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Val McDermid & Sue Black: Forensics

Date(s): 6 November 2014

Time: 19.00

Cost: Free

Booking Link:

Blackwell’s Bookshop and the Surgeons’ Hall Museum at the Royal College of Surgeons Edinburgh are delighted to welcome best-selling author Val McDermid and forensic anthropologist Sue Black.

Bestselling crime writer Val McDermid picks up the scalpel to uncover the secrets of forensic medicine, from the crime scene to the courtroom. She will be joined by Professor Sue Black, one of the UK’s leading forensic anthropologists.

The dead talk. To the right listener, they tell us all about themselves: where they came from, how they lived, how they died - and who killed them. Forensic scientists can unlock the mysteries of the past and help justice to be done using the messages left by a corpse, a crime scene or the faintest of human traces.

Forensics uncovers the secrets of forensic medicine, drawing on interviews with top-level professionals, ground-breaking research and Val McDermid's own experience to lay bare the secrets of this fascinating science. And, along the way, she wonders at how maggots collected from a corpse can help determine time of death, how a DNA trace a millionth the size of a grain of salt can be used to convict a killer and how a team of young Argentine scientists led by a maverick American anthropologist uncovered the victims of a genocide.

In her crime novels, Val McDermid has been solving complex crimes and confronting unimaginable evil for years. Now, she's looking at the people who do it for real, and real crime scenes. It's a journey that will take her to war zones, fire scenes and autopsy suites, and bring her into contact with extraordinary bravery and wickedness, as she traces the history of forensics from its earliest beginnings to the cutting-edge science of the modern day.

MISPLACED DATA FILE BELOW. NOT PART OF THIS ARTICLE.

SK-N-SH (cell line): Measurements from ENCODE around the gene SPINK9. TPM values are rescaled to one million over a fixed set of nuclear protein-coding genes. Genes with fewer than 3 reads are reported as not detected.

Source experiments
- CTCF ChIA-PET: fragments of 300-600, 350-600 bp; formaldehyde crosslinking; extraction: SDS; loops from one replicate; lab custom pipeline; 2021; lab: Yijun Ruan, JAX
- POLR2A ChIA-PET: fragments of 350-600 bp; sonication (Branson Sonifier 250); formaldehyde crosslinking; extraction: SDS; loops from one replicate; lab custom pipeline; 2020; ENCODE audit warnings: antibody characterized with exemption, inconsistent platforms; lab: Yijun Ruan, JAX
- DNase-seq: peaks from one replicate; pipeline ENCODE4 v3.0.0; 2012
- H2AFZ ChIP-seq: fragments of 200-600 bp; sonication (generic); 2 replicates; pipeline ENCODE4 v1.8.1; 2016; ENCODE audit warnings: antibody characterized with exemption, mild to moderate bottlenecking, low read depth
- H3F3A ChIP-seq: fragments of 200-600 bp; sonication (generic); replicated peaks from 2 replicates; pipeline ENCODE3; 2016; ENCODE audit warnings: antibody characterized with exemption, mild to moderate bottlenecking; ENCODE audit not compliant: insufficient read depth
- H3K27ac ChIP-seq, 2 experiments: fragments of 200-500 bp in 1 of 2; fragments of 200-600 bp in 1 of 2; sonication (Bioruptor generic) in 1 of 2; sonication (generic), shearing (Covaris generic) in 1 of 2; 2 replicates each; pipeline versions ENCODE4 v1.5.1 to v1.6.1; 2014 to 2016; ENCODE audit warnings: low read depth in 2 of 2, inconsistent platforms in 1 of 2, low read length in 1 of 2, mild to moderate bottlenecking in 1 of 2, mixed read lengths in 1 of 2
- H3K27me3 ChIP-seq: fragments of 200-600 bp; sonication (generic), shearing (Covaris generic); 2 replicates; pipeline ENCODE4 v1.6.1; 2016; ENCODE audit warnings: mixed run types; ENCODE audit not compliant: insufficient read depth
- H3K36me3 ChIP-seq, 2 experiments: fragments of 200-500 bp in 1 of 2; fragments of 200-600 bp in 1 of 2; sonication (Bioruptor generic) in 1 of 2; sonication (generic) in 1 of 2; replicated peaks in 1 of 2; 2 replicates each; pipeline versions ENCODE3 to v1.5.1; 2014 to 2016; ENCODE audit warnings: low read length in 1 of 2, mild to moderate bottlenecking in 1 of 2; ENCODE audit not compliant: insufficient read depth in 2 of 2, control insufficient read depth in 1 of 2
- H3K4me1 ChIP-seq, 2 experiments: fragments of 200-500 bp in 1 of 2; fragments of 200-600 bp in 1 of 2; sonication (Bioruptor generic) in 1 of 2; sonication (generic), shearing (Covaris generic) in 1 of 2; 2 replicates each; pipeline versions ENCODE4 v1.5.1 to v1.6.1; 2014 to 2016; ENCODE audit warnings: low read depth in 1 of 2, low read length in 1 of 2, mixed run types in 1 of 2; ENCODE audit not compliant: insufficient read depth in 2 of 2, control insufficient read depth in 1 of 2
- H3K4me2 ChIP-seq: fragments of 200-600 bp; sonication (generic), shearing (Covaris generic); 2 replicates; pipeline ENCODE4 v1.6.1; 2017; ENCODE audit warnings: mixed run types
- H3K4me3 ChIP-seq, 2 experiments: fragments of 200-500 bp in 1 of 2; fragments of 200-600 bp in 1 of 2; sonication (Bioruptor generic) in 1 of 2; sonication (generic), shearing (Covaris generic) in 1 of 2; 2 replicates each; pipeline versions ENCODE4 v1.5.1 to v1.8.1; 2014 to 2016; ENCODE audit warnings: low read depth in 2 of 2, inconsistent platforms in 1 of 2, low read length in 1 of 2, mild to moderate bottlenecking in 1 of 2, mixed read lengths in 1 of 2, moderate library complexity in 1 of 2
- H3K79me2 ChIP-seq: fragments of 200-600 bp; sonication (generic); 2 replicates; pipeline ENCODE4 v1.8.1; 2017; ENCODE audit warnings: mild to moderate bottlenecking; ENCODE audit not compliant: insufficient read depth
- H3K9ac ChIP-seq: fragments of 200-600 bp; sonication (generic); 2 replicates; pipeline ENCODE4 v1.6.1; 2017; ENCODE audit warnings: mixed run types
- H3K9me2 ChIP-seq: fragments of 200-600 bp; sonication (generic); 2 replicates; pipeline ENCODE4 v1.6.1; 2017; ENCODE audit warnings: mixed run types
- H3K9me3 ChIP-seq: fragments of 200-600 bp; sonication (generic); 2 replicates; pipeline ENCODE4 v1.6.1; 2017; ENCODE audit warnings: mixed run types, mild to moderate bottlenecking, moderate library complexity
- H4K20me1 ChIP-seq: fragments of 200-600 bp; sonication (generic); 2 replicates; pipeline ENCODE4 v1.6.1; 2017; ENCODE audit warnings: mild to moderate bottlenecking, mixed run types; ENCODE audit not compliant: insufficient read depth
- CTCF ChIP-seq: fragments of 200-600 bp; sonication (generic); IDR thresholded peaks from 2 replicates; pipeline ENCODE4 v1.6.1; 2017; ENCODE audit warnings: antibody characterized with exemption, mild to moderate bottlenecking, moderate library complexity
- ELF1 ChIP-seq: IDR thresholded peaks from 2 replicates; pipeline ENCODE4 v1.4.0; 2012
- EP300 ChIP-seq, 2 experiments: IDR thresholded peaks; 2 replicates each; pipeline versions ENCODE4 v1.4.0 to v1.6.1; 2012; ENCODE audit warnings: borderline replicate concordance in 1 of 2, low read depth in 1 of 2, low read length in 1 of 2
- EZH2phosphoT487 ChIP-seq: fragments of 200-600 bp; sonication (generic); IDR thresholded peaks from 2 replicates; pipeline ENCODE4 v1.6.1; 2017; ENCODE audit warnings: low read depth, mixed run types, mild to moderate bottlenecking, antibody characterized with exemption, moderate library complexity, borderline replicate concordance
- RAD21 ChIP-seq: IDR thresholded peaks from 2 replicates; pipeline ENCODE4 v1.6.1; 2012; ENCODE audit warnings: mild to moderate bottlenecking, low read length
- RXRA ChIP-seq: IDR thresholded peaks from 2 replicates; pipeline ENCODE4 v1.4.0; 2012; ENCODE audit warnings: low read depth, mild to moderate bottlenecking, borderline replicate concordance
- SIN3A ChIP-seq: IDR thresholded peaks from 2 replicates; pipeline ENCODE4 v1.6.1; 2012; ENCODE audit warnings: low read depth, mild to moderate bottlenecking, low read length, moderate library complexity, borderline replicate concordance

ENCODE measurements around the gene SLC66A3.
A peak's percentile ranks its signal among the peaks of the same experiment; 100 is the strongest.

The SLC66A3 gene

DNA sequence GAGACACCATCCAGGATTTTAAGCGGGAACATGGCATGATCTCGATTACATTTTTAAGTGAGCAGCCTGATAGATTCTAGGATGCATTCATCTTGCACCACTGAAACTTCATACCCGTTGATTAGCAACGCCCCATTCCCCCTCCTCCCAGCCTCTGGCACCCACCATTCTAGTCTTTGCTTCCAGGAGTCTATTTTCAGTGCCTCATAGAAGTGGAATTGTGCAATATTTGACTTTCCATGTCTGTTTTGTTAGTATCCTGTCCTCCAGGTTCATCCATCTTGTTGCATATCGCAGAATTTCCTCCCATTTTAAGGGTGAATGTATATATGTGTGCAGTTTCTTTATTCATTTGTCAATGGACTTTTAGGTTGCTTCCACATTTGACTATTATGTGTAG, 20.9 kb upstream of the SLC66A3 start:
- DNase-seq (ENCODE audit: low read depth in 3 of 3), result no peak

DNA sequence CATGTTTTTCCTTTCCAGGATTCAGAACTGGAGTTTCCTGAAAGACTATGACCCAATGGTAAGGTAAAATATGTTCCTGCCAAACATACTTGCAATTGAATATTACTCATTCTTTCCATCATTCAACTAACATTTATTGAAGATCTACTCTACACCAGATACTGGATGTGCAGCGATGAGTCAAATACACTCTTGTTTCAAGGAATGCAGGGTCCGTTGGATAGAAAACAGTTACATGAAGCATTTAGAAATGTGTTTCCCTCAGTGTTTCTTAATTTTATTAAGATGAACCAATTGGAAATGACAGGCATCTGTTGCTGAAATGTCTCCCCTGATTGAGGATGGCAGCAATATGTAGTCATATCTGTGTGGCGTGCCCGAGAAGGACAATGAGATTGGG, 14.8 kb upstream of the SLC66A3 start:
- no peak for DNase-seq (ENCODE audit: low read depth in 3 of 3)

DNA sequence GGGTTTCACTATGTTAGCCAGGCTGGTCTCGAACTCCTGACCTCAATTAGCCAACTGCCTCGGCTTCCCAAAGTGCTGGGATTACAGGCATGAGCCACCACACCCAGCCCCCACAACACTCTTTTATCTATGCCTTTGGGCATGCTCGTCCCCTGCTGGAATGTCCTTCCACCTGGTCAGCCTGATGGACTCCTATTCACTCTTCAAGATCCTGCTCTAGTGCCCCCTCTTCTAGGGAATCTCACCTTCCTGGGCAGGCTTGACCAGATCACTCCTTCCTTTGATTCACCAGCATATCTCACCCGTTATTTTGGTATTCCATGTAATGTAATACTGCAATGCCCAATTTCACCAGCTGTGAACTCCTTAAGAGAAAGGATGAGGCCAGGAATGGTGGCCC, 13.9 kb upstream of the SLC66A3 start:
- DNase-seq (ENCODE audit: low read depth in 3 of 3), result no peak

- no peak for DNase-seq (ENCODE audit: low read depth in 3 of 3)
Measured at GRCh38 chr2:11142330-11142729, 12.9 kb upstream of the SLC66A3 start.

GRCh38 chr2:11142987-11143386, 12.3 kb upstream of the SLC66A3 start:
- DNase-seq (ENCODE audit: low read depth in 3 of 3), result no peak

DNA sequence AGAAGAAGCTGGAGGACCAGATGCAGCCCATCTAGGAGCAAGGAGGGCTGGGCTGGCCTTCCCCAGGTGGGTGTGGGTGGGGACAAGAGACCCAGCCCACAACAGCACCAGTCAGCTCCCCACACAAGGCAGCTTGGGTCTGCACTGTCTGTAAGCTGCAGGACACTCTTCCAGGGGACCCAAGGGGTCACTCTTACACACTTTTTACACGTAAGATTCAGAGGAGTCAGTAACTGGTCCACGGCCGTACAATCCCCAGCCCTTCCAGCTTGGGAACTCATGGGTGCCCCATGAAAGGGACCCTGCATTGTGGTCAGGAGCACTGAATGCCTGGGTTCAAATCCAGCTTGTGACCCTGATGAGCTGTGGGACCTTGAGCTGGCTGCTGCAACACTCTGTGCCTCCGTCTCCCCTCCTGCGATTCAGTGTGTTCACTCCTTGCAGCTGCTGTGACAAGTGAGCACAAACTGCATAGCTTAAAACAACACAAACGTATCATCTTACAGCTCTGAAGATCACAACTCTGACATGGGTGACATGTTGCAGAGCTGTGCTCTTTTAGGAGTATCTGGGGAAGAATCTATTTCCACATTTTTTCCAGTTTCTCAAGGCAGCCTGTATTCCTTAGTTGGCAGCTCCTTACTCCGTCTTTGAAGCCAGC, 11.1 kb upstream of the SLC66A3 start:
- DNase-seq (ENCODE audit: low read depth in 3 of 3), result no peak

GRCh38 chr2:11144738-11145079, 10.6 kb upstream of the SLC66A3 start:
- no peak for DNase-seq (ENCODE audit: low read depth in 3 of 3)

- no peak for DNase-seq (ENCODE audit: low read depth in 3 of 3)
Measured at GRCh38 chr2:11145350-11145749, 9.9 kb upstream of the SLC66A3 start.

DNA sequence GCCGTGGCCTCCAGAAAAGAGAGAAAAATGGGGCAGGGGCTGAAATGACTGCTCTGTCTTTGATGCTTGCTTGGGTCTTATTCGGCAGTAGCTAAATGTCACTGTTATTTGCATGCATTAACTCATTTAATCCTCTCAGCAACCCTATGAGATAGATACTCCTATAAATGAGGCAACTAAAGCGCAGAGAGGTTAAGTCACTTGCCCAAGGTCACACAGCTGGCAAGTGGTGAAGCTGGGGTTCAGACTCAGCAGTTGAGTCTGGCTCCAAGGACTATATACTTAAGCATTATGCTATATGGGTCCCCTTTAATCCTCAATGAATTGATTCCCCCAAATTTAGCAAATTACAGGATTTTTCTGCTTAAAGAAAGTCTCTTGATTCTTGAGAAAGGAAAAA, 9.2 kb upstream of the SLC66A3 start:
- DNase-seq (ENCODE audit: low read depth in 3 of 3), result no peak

Professor Sue Black is one of the UK's leading forensic anthropologists, and is director of the Centre for Anatomy and Human Identification at Dundee University. She has appeared on the BBC's History Cold Case, a series of programmes in which she and her team used forensic science to shed light on the past. These included the case of 'Ipswich Man', an apparently African skeleton which was unearthed near a medieval monastery. She founded the British Association of Human Identification in 2001, the same year in which she received an OBE for her services to forensic anthropology in Kosovo. She received the Lucy Mair Medal from the Royal Anthropological Institute in 2008.

This event is ticketed, but tickets are FREE. Tickets are available in person from the front desk at Blackwell’s Bookshop, by phoning 0131 622 8218 or emailing

For more information or if you would like a signed copy please contact Ann Landmann on 0131 622 8222 or                       

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